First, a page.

Particularly with the skyrocketing cost of American produce, our CSA box is an outstanding value. As the economy continues to shift downward, (despite the falsified media reports to the contrary) more and more, “organic” production will be coming from third world nations with sketchy pollution and hygiene industry practices. Certified organic, but grown in conditions that no first world farmer would have anything to do with. The reason is it’s cheaper. It’s always cheaper to source produce from the third world. First world, certified organic, micro farmed and local will be more expensive because it costs more to produce; but the value is there. Sheesh, California Certified Organic Farmers, (CCOF) puts their California label on produce they certify out of Mexico. How confusing is that? It comes up here at right around half the California wholesale price, and impacts growers here. Grocery store buyers are hard pressed  NOT to purchase the third world produce, because they can make more profit, and sell the stuff cheaper besides, keeping everyone happy; as long as the consumer doesn’t ask too many questions and become overly informed.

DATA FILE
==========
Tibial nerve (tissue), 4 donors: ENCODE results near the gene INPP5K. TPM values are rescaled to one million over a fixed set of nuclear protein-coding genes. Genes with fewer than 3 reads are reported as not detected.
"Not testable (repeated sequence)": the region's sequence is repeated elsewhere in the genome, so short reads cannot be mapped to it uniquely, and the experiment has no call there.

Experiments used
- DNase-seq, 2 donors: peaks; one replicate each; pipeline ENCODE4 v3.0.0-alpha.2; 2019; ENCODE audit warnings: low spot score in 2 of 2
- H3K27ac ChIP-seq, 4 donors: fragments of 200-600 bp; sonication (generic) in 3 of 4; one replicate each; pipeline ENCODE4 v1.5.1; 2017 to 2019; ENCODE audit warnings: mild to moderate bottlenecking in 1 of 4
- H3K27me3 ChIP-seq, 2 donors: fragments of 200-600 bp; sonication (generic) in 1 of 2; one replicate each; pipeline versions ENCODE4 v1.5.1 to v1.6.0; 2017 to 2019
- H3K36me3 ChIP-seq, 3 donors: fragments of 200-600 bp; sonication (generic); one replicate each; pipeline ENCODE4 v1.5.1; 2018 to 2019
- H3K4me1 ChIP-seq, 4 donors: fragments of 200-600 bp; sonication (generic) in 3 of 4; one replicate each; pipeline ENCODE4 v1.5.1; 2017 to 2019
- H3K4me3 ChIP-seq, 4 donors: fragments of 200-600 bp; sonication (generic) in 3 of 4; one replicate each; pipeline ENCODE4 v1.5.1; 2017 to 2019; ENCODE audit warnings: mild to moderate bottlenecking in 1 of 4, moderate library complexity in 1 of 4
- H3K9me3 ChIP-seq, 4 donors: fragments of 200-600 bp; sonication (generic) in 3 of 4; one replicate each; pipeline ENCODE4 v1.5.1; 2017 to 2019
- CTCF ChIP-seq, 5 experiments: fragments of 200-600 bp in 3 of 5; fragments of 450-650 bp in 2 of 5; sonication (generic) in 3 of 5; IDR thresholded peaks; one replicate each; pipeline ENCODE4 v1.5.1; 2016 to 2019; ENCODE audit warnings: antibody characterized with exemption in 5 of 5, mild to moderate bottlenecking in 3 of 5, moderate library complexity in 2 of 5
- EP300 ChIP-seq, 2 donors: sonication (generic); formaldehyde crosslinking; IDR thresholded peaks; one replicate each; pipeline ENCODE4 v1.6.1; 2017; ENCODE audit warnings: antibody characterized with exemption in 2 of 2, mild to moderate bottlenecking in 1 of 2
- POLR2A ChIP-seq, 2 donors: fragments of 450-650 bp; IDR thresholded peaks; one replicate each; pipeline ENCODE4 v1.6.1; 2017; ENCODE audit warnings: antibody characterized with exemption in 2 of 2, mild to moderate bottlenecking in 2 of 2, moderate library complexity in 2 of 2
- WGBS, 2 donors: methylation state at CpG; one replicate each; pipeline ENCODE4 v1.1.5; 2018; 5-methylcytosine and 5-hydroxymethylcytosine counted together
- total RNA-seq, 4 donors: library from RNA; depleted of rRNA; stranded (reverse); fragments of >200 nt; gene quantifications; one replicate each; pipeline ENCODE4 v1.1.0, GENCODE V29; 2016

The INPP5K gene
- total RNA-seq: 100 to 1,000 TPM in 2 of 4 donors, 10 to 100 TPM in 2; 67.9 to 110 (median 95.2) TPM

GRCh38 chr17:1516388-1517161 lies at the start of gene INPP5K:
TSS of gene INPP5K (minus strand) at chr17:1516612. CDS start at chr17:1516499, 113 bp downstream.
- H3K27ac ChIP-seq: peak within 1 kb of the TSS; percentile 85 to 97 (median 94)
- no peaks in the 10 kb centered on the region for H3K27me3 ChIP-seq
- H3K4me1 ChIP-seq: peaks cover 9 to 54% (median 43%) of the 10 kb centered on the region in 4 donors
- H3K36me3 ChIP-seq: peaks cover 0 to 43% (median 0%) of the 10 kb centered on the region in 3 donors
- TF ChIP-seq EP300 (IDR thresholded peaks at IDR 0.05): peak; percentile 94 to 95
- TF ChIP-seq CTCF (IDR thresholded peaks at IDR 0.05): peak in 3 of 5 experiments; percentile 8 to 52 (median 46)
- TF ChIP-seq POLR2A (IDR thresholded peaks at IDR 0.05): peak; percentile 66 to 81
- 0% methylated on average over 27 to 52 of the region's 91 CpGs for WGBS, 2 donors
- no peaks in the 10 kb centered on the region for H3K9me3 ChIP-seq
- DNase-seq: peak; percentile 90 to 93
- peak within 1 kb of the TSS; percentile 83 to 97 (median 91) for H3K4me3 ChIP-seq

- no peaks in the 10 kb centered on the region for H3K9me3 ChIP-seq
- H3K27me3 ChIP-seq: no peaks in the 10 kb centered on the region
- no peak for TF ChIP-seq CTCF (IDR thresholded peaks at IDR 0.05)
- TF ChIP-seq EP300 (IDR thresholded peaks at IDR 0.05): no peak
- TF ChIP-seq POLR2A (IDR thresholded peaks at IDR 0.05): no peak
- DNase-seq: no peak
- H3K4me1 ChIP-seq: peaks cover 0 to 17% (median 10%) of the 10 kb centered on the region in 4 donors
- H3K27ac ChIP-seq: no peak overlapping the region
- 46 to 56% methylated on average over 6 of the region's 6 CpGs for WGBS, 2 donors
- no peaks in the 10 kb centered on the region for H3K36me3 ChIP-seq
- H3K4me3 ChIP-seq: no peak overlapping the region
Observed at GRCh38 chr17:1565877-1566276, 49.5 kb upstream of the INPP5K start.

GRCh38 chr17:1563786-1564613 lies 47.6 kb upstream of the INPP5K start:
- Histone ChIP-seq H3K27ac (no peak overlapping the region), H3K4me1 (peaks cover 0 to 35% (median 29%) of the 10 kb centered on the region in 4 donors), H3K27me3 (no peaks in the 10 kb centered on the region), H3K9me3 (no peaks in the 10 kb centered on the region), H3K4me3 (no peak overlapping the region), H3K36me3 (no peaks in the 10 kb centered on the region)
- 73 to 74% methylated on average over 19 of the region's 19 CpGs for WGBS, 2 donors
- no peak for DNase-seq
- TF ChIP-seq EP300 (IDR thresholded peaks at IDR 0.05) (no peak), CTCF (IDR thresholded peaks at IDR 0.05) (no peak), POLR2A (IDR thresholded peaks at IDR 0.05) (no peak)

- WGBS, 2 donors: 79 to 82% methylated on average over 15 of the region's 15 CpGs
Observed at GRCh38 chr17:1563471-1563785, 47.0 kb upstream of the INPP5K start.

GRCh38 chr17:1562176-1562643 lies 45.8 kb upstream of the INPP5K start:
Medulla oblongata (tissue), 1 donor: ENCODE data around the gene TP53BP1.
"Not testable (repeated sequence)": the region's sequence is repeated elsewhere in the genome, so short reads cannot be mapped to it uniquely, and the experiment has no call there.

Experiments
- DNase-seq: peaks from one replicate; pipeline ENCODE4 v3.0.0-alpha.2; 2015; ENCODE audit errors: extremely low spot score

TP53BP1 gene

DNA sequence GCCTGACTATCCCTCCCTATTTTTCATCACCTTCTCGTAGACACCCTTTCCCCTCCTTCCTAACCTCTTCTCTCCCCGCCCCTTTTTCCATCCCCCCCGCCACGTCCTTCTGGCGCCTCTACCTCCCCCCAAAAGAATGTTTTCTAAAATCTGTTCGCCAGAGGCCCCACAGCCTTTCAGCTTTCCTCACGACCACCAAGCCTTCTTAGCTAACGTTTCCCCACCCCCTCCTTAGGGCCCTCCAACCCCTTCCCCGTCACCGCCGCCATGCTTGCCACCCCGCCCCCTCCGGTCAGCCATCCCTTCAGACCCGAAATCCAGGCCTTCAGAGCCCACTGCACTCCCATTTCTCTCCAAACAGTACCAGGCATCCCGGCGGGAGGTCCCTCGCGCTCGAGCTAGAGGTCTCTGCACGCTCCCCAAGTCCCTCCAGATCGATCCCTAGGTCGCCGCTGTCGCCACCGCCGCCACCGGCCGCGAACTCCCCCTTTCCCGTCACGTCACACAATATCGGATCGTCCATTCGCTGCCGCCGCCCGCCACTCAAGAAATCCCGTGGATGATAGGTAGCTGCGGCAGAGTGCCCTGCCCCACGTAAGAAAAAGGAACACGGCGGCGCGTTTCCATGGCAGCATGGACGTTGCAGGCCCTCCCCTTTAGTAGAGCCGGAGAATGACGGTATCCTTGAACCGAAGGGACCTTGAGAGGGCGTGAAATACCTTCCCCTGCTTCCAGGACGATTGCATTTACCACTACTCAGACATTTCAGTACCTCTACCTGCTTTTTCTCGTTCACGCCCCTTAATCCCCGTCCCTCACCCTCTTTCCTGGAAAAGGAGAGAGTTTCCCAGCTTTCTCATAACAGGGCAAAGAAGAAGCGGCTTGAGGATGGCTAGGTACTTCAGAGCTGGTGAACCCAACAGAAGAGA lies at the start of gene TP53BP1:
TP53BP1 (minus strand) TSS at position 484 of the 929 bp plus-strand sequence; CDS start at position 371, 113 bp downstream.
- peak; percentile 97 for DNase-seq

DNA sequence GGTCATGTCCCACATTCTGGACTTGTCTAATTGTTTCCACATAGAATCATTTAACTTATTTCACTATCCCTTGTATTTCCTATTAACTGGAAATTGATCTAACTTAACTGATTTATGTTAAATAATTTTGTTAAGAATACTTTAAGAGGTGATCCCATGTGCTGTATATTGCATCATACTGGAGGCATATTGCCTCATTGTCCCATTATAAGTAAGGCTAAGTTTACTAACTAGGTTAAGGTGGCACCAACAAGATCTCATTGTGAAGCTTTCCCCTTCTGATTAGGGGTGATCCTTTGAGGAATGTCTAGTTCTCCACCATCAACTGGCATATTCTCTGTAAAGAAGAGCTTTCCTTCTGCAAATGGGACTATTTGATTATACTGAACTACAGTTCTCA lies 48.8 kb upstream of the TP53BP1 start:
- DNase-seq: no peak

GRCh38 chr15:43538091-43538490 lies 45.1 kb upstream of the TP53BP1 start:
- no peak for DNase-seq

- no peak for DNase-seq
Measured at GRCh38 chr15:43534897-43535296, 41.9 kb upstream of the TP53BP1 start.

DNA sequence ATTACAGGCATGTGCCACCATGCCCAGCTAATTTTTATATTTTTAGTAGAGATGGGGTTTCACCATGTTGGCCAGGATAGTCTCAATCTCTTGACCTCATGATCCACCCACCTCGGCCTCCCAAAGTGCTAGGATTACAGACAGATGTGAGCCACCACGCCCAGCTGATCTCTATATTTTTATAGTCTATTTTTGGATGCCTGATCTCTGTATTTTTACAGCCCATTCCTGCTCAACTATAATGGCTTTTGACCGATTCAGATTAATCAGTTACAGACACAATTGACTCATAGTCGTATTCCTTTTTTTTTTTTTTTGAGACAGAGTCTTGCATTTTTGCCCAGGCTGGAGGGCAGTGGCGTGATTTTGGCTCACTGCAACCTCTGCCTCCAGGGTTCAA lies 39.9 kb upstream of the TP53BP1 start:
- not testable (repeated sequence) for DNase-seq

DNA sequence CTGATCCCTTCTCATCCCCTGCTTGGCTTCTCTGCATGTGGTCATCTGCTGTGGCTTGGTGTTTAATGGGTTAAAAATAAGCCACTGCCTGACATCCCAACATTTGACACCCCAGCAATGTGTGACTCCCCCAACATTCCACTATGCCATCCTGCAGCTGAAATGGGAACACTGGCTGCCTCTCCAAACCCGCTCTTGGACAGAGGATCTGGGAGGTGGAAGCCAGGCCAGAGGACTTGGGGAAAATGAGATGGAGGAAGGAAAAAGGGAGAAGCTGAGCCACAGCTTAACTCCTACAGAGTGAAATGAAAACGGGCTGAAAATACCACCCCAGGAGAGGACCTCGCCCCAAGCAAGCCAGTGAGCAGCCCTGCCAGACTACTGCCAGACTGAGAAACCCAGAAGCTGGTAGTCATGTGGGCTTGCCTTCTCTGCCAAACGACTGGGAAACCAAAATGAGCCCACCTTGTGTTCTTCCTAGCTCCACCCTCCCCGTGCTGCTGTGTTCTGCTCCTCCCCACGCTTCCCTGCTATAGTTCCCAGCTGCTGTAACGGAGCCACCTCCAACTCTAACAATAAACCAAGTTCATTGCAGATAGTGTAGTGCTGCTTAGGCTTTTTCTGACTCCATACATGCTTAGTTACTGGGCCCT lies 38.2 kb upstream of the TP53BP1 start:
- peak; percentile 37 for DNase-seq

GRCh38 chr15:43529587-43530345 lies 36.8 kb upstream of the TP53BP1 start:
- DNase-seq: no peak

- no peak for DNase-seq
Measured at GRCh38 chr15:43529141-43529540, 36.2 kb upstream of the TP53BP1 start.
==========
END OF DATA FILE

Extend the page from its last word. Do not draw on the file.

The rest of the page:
I do very much appreciate your business, which is why I’ve taken the time to thoughtfully respond to your email; and hope as the months go by you will keep an eye on the actual costs of replacing your CSA box contents with domestically produced organic produce  and consider rejoining us.
Farmer Donna